Week three of football season officially kicked off on Sunday, with eight NFL teams taking to the fields. It couldn't be a more divisive week in the sport, as support both for and against Colin Kaepernick's "taking a knee" during the playing of National Anthem has transformed into a widespread movement that has brought issues of police brutality and white supremacy once again into national discourse. After President Trump weighed in on NFL players taking a knee in protest, the movement has exploded — and the influx of photos of kids taking a knee in support of the protest will fill you with love and tears.
All across social media, parents shared photos of their kids taking a knee in front of their TV screens on Sunday. There were also incredibly powerful photos of kids playing youth football taking knees at their own community games, as well as kids from other sports joining in #TakeAKnee protests all across the country. Even the children of celebrities joined in the protest, as actress Alyssa Milano posted a photo of her son taking a knee on Instagram. "Thank you, @realDonaldTrump for giving me opportunities to teach my children the difference between right and wrong," Milano captioned the photo, adding the hashtag #taketheknee.
Whether you call it "Take a knee" or "Take the knee," the protest is incredibly important on a national level — from all sides. It doesn't matter if you support the protest or not: The issue at stake is the American and First Amendment-protected right to protest. Kaepernick and other NFL players have as much right to take a knee in protest of causes and issues important to them as those who oppose the "take a knee" movement with their own protests.
While the "take a knee" movement was initially about police brutality, as Kaepernick himself explained, it has become something much bigger and more profound about the fundamental right to dissent in America — and I think it's an important value and a dialogue parents ought to have with their children.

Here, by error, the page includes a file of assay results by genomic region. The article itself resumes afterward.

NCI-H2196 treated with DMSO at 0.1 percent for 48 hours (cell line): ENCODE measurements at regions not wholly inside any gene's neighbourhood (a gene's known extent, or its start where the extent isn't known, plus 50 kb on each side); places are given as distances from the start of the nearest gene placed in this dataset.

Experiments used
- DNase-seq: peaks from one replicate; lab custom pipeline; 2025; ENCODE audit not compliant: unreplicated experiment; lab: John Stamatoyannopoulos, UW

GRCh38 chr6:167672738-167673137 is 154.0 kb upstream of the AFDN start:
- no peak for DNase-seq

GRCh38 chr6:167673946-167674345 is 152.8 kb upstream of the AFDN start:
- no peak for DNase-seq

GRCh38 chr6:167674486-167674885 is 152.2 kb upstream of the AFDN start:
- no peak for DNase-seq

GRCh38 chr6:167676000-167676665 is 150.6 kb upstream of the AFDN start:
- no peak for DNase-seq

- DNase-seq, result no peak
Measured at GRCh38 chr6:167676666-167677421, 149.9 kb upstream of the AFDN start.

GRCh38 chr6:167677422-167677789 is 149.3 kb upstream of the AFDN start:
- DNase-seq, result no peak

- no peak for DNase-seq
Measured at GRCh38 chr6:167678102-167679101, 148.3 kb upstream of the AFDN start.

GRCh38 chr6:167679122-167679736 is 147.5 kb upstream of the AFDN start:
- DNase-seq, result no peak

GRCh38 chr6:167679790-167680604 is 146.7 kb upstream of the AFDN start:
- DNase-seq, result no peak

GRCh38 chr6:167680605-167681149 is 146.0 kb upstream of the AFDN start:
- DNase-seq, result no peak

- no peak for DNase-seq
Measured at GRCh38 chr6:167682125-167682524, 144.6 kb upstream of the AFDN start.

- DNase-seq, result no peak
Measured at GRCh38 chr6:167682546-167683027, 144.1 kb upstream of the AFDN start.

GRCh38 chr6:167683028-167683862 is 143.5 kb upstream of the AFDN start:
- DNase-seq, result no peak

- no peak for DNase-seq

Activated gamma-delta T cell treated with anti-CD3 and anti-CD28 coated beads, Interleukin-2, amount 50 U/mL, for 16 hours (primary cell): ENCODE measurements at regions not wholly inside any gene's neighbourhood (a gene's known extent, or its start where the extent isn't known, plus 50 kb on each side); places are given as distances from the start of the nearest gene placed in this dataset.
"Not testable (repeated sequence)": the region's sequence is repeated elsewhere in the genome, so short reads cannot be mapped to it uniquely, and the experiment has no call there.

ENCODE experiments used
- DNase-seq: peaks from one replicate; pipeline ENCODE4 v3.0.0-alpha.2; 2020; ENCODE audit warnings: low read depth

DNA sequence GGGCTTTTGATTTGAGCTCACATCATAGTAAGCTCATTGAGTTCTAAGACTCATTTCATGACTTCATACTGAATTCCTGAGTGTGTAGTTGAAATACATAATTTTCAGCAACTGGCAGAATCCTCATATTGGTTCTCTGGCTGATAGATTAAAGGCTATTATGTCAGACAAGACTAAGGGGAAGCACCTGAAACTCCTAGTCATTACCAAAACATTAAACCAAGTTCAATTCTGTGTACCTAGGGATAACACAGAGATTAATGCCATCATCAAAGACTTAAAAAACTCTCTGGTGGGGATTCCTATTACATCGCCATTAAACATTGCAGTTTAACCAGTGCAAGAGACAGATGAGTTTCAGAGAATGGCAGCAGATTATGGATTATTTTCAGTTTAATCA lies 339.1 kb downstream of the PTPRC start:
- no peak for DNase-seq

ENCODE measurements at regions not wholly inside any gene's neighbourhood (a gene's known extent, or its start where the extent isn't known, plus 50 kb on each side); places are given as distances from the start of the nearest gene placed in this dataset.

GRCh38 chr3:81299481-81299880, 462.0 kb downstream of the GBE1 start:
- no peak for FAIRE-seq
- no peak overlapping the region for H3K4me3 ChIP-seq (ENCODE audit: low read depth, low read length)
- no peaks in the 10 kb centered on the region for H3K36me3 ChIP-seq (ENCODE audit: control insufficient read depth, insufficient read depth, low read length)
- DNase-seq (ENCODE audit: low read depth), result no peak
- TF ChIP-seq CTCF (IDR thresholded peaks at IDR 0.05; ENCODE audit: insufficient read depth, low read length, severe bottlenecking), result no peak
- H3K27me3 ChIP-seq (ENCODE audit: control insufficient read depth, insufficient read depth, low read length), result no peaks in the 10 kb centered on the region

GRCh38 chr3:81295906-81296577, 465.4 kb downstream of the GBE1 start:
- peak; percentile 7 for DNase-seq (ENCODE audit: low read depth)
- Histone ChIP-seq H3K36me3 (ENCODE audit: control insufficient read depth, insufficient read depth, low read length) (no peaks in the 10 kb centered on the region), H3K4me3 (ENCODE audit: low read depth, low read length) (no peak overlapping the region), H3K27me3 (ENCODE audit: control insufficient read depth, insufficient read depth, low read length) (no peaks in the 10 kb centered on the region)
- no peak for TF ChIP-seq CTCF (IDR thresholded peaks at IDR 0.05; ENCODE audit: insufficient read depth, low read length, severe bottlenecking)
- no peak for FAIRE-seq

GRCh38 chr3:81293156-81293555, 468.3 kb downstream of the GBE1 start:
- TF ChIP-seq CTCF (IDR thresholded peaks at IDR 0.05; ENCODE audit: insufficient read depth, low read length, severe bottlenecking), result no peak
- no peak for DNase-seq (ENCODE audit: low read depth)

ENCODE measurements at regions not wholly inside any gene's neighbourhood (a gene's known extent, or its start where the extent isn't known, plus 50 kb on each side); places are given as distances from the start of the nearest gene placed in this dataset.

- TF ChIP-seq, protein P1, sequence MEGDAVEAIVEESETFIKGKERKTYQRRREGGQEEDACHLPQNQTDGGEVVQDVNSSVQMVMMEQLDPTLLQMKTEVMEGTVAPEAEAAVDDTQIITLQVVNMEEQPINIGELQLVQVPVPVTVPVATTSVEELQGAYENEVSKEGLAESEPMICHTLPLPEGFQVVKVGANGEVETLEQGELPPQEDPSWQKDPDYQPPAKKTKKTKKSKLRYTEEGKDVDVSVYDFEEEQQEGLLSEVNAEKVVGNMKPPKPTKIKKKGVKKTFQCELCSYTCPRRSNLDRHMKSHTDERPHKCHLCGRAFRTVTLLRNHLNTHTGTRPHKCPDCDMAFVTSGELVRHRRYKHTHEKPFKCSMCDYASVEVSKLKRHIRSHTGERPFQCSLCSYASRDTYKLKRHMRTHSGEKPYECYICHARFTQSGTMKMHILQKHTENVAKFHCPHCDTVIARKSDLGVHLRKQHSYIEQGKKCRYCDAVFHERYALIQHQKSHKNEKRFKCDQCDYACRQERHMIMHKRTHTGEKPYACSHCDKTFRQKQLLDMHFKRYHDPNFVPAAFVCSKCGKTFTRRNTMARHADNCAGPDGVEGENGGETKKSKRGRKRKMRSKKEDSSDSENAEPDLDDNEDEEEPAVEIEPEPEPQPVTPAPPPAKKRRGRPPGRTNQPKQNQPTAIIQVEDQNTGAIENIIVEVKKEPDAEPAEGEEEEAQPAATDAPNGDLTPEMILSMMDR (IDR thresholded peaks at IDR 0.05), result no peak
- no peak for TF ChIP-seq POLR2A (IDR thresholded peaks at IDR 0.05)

The take a knee movement matters. What's particularly important to understand is that "take a knee" was never about patriotism or veterans or respecting the flag — as much as the president wants to hijack the narrative away from police brutality and racial disparity. It's easy to get caught up in competing notions of what the "take a knee" movement is really about, but just as much as Trump's presidency has shown, it's unearthed issues about race, class, and power in America — and yes, we should be talking about these things with our kids, no matter how difficult these conversations might be.
The take a knee movement, especially in the wake of Trump calling Kaepernick a "son of a b*tch" at a public rally in Alabama, has forced America's hand about issues that have been long simmering since Trump took office, especially when it comes to issues of white privilege. Just last month, Trump said "both sides" were to blame for the Charlottesville attack, implicitly giving neo-Nazi and white nationalist groups a pass on violence against peaceful protesters. Now, barely a month later, Trump slammed Kaepernick for peacefully protesting — as is his First Amendment right. For someone who took an oath to defend the Constitution, Trump sure has a piss poor understanding of it.
Even though it might seem like kids have no business participating in the take a knee protest, it's an important lesson for them to learn about their right to dissent at an early age. For some kids, the take a knee protest might just be their very first lesson in American civics. As the football season continues, these surely won't be the last photos we see of more and more people participating in the take a knee movement — including children. Encouraging your kids to proudly exercise their First Amendment rights might just be one of the most patriotic things you can teach them.
Watch Romper's new video series, Romper's Doula Diaries:
Check out the entire Romper's Doula Diaries series and other videos on Facebook and the Bustle app across Apple TV, Roku, and Amazon Fire TV.